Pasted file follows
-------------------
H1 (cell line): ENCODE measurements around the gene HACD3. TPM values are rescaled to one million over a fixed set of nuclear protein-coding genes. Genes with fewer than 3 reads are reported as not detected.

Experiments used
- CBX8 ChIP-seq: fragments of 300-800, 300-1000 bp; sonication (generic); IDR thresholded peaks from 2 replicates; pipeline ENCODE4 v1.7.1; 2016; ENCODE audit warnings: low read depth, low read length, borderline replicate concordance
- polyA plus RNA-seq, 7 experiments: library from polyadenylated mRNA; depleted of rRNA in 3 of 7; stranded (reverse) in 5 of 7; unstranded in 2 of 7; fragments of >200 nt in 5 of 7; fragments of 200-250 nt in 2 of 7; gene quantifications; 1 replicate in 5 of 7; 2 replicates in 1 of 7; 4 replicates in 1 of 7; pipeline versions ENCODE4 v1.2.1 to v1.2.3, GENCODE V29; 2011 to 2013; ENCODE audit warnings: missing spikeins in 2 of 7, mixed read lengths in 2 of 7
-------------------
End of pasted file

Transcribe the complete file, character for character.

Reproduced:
H1 (cell line): ENCODE measurements around the gene HACD3. TPM values are rescaled to one million over a fixed set of nuclear protein-coding genes. Genes with fewer than 3 reads are reported as not detected.

Experiments used
- CBX8 ChIP-seq: fragments of 300-800, 300-1000 bp; sonication (generic); IDR thresholded peaks from 2 replicates; pipeline ENCODE4 v1.7.1; 2016; ENCODE audit warnings: low read depth, low read length, borderline replicate concordance
- polyA plus RNA-seq, 7 experiments: library from polyadenylated mRNA; depleted of rRNA in 3 of 7; stranded (reverse) in 5 of 7; unstranded in 2 of 7; fragments of >200 nt in 5 of 7; fragments of 200-250 nt in 2 of 7; gene quantifications; 1 replicate in 5 of 7; 2 replicates in 1 of 7; 4 replicates in 1 of 7; pipeline versions ENCODE4 v1.2.1 to v1.2.3, GENCODE V29; 2011 to 2013; ENCODE audit warnings: missing spikeins in 2 of 7, mixed read lengths in 2 of 7